Thanks for the great advice.

  2. Thanks so much for sharing with us today, Alythia!

  3. So helpful. I need to make the list you suggested for my character’s actions. I’m sure it’ll help me! Thank you for going over this, Alythia. You’re timing, for me, is perfect since I’m editing with a focus on individual characters.

  4. The irony being, of course, spelling “Yearn” as “Year” in the subheading of that section.

    That being said, I’ll definitely come back to this post as a list of reminders when rechecking my work. Thanks for posting!

  5. @Jamie: Whoops! My bad on that, not Alythia’s. I had a dickens of a time getting that heading formatted for some reason. Thanks for pointing out the typo.

  6. Thanks for all of your lovely comments, everyone!

    @T.L. West: Writing the first novel is so exciting. Good for you! You’ll also be surprised by how quickly your writing will improve while working on a project that large. 🙂
    @Jennifer: I am so glad you found the advice to be helpful! That makes me happy!
    @Jamie: Haha! You scared me for a second there! Thank you for reading!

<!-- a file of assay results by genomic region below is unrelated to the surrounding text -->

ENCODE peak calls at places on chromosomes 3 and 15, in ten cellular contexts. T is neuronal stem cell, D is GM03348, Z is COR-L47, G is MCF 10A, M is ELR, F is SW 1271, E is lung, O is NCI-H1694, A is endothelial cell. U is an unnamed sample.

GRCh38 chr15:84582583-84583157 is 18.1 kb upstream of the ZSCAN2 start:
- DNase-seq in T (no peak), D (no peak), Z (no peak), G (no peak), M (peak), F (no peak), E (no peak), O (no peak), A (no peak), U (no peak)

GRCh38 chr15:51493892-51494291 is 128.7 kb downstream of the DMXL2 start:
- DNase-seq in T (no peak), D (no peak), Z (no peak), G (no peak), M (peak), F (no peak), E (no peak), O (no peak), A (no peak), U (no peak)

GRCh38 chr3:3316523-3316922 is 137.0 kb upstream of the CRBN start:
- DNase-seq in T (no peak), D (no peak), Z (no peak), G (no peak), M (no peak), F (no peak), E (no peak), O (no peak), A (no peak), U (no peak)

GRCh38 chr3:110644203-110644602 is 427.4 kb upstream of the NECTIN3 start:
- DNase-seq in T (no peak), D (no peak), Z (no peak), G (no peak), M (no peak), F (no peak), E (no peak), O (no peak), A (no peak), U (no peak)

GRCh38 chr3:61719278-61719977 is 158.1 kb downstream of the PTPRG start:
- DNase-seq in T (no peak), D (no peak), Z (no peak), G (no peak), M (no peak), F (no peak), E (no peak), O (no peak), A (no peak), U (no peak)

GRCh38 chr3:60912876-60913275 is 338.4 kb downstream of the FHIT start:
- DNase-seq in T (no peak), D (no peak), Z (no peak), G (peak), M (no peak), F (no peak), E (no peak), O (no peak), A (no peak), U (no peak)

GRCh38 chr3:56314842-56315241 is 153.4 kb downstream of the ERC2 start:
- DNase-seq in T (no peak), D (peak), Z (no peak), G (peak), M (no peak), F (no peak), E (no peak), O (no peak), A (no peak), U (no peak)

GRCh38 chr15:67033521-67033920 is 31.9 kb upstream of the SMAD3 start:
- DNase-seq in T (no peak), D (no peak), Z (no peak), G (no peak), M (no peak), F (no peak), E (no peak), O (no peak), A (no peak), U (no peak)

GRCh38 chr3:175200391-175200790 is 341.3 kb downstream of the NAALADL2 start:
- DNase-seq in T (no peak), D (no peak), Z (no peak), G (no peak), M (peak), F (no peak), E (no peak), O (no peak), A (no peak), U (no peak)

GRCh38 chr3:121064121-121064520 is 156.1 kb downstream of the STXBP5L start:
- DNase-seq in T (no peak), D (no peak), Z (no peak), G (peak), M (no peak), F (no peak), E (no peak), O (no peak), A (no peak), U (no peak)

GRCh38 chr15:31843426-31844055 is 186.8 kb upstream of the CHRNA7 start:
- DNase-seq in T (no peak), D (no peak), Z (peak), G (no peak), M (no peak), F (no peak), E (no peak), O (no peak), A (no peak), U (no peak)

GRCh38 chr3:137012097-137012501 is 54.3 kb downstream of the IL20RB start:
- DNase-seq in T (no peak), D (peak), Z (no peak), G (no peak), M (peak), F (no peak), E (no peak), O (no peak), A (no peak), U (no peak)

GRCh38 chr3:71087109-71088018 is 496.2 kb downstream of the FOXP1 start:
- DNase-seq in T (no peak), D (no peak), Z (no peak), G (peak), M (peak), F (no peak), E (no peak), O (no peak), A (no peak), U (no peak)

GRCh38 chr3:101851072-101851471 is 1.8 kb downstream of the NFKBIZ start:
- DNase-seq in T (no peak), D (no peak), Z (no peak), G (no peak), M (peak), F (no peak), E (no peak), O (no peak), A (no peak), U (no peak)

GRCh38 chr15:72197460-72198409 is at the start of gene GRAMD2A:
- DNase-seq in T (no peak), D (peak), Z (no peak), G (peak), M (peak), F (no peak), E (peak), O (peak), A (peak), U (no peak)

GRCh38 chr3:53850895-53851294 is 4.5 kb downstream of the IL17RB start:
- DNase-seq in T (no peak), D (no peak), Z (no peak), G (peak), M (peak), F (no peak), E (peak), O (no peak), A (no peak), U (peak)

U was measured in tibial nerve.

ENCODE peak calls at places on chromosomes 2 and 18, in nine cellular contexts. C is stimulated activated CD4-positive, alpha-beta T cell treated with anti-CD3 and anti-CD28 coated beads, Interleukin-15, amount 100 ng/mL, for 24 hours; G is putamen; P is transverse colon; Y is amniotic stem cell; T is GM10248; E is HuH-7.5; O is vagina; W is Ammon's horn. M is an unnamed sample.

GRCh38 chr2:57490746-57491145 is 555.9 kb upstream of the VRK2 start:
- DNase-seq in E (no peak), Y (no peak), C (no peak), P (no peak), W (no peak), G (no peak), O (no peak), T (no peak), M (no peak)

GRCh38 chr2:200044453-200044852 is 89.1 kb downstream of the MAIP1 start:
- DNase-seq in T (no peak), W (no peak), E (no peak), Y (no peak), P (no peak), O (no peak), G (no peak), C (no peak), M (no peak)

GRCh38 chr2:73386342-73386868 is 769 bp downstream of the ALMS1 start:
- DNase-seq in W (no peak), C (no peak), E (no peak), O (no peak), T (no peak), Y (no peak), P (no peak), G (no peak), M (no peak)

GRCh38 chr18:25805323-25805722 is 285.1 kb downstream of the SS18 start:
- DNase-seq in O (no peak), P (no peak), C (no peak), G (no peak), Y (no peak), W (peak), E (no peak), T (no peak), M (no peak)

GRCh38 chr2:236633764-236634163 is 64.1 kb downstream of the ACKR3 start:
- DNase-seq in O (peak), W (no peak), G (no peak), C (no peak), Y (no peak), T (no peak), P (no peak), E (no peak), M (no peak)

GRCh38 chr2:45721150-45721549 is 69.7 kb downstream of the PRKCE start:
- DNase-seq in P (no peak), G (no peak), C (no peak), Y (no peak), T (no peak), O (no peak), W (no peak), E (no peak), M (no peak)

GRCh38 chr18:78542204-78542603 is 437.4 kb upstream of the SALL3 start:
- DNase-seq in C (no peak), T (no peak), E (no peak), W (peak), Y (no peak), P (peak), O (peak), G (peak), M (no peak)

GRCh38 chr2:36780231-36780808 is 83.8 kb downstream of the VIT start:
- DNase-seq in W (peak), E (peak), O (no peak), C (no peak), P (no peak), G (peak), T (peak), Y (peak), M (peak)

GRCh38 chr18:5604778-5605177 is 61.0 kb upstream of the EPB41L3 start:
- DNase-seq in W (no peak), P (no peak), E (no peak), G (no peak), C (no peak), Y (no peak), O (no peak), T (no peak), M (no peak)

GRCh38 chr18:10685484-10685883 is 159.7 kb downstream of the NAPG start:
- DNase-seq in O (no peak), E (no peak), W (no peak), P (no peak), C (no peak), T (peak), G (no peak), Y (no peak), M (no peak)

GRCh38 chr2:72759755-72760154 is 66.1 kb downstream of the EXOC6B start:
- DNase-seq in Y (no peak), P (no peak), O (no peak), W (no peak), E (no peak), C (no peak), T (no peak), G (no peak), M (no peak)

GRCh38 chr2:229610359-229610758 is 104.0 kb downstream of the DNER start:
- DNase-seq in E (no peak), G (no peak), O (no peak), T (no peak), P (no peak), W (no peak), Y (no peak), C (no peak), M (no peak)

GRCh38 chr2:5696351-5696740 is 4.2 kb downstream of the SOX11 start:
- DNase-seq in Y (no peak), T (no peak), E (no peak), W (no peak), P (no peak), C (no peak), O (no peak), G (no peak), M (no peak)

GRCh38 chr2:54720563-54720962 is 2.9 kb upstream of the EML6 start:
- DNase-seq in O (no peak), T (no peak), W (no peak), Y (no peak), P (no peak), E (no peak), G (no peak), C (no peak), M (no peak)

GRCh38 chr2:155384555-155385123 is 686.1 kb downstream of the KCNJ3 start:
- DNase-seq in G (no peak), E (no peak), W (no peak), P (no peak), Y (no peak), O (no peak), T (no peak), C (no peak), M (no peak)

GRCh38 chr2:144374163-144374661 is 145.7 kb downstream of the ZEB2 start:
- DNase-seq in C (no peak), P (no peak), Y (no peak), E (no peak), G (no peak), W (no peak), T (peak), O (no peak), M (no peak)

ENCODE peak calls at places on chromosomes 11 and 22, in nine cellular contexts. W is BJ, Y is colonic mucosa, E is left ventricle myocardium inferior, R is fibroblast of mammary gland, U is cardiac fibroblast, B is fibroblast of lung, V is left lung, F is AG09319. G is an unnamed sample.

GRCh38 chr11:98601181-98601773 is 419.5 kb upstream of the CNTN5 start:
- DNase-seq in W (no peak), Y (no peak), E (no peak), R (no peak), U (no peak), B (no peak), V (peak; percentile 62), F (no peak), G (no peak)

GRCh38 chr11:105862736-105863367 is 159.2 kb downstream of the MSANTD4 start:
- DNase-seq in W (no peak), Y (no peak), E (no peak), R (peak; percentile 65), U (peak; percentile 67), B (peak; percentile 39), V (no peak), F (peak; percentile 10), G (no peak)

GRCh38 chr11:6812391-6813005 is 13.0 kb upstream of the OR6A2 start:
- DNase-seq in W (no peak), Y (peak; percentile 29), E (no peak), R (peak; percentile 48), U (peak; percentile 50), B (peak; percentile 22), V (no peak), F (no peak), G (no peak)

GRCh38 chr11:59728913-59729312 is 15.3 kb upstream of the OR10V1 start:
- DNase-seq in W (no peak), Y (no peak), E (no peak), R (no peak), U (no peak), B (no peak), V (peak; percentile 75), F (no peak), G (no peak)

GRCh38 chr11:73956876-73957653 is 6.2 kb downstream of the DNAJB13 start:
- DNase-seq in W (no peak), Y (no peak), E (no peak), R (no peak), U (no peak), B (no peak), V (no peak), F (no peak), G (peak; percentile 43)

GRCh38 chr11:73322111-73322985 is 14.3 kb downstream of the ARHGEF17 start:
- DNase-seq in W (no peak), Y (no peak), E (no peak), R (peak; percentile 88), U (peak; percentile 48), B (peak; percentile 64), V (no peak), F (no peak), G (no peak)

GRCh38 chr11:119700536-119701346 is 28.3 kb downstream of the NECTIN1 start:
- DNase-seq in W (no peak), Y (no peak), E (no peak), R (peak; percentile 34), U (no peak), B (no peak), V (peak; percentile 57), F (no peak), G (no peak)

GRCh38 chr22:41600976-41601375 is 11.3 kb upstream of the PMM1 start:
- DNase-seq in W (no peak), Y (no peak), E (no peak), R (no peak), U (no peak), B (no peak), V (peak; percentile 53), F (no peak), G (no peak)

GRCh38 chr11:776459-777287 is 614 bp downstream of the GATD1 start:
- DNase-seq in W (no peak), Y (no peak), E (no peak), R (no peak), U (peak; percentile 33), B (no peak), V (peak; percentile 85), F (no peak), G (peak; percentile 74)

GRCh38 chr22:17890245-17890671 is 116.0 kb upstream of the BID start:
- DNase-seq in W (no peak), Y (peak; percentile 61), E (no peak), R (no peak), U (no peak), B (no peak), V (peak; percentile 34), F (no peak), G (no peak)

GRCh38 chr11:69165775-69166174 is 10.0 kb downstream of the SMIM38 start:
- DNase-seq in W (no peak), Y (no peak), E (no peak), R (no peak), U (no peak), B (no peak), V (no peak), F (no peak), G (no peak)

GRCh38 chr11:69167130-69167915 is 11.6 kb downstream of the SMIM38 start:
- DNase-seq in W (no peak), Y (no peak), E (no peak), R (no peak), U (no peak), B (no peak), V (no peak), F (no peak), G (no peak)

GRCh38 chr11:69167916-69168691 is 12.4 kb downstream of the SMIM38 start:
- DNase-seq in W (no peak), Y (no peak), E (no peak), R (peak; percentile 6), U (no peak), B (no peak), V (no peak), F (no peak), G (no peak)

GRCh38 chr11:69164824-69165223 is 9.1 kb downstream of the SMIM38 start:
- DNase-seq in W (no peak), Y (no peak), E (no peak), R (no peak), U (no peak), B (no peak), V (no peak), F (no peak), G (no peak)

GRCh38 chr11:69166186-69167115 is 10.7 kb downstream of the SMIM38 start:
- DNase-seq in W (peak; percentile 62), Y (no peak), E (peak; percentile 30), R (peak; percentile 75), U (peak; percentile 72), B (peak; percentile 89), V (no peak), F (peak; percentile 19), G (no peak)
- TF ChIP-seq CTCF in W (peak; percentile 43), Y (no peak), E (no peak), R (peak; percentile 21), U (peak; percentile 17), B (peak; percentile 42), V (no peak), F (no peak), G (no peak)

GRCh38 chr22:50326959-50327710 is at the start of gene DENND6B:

And Katie, thank you very much for having me today!

  7. I’m in the middle of revisions on my current WIP. Thank you for the suggestions you made. I’m planning on implementing them as I work through this project.

  8. That’s great, Christina! Good luck with your writing and let us know how it goes!

  9. 95% of this is great advice. However, the so-called “rule” against prepositional endings is a shibboleth that was consigned to the bin many years ago. You’ll be telling us we can’t split infinitives or start sentences with conjunctions next!

  10. Haha, yes, I suppose that’s more preferential advice! My editor was strict about this “so-called rule” and now it feels odd to use prepositional endings. I know some do not view this as a rule anymore and that’s okay. Writing styles have changed. However, I get annoyed when I read a book filled with them at every turn. You should avoid overusing anything! For example, I’ve been known to abuse the word “just.” Haha! Honestly, I believe if you edit every other sentence where you’ve found a prepositional ending, you will enhance your work. I have the same advice on using adverbs. Often times, it’s an improvement when you figure out another way to word the sentence. Thanks for your thoughtful advice, Celyn!